While the Tatas' acquisition of Corus Group for $12.1 billion has made even students and housewives notice their ambitions, lesser but quite significant developments in the group show a steady act of empire building by the satrapy controlled by Bombay House.
The group has so far made 22 acquisitions across sectors ranging from software, automobiles, tea, beverages, hospitality and steel. In all the group has spent a whopping $15 billion on overseas deals, including the latest one involving Anglo-Dutch steelmaker Corus. Each of them effectively represent Ratan Tata's strategic ambitions outlined in 2000.
"It is a must to have global size and global management expertise to face the competition being thrust upon in the liberalised economy," Tata is said to have told his key lieutenants in early 2000.
Within a day of sealing the Corus deal, Tata Chemicals on Thursday agreed to float a joint venture with Europe's largest fresh produce firm Total Produce Plc to set up distribution facilities of fresh fruit and vegetables across India.
Financial details were not released. The 50:50 joint venture company would create state-of-the-art distribution facilities across India by leveraging the individual strengths of both joint venture partners, Tata Chemicals said in a statement to the stock exchanges.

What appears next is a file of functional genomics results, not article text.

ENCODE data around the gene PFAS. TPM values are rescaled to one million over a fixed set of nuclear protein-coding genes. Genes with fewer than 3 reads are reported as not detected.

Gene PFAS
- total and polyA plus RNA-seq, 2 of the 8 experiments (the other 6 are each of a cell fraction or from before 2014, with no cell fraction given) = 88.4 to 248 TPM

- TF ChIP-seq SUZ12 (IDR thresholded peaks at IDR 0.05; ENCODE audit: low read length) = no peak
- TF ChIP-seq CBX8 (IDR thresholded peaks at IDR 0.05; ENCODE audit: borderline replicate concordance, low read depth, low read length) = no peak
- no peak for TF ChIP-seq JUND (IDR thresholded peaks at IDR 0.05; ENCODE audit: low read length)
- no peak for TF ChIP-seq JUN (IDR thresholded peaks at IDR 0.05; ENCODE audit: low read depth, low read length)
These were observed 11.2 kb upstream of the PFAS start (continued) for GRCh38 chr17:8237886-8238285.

Total Produce, listed in London and Dublin, operates through its subsidiaries, joint ventures and associates from 66 retail and wholesale distribution facilities and five ancillary offices throughout Europe.
The share of international revenues in the group’s total revenues has increased to 30 per cent in 2005-06 from 24 per cent in the previous year and 21 per cent a year before that. In 2005-06, around 76 per cent of the sales growth came from acquisitions. The six major acquisitions accrued $1.5 billion revenues to the group.
More significantly, group’s total employees placed abroad increased to 31,360 in 2005-06 from 19,140 in the previous year - a growth of 64 per cent in a single year. During the period, group’s total employee strength has increased by only 16.4 per cent to 2.5 lakh as against 2.16 lakh in the previous year. Overseas employees now constitute 12.5 per cent of the group's total employees.
It was Ratan Tata’s vision when he utilised the cash flow of group companies to acquire firms across sectors. In fact, prior to 2004, Tata Consultancy Services (TCS) was a division of Tata Sons, the holding company, Tata used the cash generated from this company's public offering of shares to increase promoter holdings in all most all the leading group companies such as Indian Hotels, Tata Steel, Tata Motors, Tata Power and Tata Chemicals.
Experts feel that the now the situation is much different for Tata Sons. It is sitting on 80 per cent of TCS, the leader in India's software space, with a market capitalisation of around $30 billion. Tatas expect TCS to be in the global top 10 by 2010.
On a standalone basis, Tata Steel cannot afford to take the required loan to fund the equity part of the leveraged buyout of Corus, as it would create a huge debt burden. Cash from a further dilution in the Tatas' stakes in TCS could aid the steel deal, market watchers say.